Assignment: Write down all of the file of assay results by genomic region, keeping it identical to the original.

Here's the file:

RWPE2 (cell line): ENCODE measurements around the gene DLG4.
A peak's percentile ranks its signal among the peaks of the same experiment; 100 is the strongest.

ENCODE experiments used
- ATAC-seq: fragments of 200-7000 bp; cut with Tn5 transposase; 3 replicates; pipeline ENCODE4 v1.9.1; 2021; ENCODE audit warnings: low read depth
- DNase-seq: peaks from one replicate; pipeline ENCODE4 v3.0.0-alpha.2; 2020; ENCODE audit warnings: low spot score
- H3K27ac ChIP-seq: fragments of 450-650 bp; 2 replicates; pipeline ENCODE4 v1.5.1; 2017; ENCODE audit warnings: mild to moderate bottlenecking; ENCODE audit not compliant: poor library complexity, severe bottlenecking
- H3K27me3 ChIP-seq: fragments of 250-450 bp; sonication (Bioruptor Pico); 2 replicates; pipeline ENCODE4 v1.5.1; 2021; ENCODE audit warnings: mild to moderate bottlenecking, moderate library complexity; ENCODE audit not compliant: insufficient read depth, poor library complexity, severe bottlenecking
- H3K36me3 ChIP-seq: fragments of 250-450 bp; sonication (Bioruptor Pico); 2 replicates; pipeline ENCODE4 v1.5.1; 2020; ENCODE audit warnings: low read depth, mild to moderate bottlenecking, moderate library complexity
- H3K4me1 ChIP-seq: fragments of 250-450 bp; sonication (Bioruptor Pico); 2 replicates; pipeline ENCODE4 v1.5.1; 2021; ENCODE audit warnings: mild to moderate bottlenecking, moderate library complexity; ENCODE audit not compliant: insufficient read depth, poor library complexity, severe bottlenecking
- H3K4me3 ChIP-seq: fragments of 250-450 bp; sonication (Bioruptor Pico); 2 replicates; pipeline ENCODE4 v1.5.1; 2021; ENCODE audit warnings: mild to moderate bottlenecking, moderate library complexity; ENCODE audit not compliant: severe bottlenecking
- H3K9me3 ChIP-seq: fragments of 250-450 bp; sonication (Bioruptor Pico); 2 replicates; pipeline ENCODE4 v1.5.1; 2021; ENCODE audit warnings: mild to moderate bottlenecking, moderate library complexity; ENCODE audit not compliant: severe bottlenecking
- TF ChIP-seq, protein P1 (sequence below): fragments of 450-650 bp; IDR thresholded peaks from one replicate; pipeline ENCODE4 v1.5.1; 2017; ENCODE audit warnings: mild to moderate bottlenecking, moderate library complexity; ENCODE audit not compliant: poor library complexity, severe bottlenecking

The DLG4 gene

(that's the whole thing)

RWPE2 (cell line): ENCODE measurements around the gene DLG4.
A peak's percentile ranks its signal among the peaks of the same experiment; 100 is the strongest.

ENCODE experiments used
- ATAC-seq: fragments of 200-7000 bp; cut with Tn5 transposase; 3 replicates; pipeline ENCODE4 v1.9.1; 2021; ENCODE audit warnings: low read depth
- DNase-seq: peaks from one replicate; pipeline ENCODE4 v3.0.0-alpha.2; 2020; ENCODE audit warnings: low spot score
- H3K27ac ChIP-seq: fragments of 450-650 bp; 2 replicates; pipeline ENCODE4 v1.5.1; 2017; ENCODE audit warnings: mild to moderate bottlenecking; ENCODE audit not compliant: poor library complexity, severe bottlenecking
- H3K27me3 ChIP-seq: fragments of 250-450 bp; sonication (Bioruptor Pico); 2 replicates; pipeline ENCODE4 v1.5.1; 2021; ENCODE audit warnings: mild to moderate bottlenecking, moderate library complexity; ENCODE audit not compliant: insufficient read depth, poor library complexity, severe bottlenecking
- H3K36me3 ChIP-seq: fragments of 250-450 bp; sonication (Bioruptor Pico); 2 replicates; pipeline ENCODE4 v1.5.1; 2020; ENCODE audit warnings: low read depth, mild to moderate bottlenecking, moderate library complexity
- H3K4me1 ChIP-seq: fragments of 250-450 bp; sonication (Bioruptor Pico); 2 replicates; pipeline ENCODE4 v1.5.1; 2021; ENCODE audit warnings: mild to moderate bottlenecking, moderate library complexity; ENCODE audit not compliant: insufficient read depth, poor library complexity, severe bottlenecking
- H3K4me3 ChIP-seq: fragments of 250-450 bp; sonication (Bioruptor Pico); 2 replicates; pipeline ENCODE4 v1.5.1; 2021; ENCODE audit warnings: mild to moderate bottlenecking, moderate library complexity; ENCODE audit not compliant: severe bottlenecking
- H3K9me3 ChIP-seq: fragments of 250-450 bp; sonication (Bioruptor Pico); 2 replicates; pipeline ENCODE4 v1.5.1; 2021; ENCODE audit warnings: mild to moderate bottlenecking, moderate library complexity; ENCODE audit not compliant: severe bottlenecking
- TF ChIP-seq, protein P1 (sequence below): fragments of 450-650 bp; IDR thresholded peaks from one replicate; pipeline ENCODE4 v1.5.1; 2017; ENCODE audit warnings: mild to moderate bottlenecking, moderate library complexity; ENCODE audit not compliant: poor library complexity, severe bottlenecking

The DLG4 gene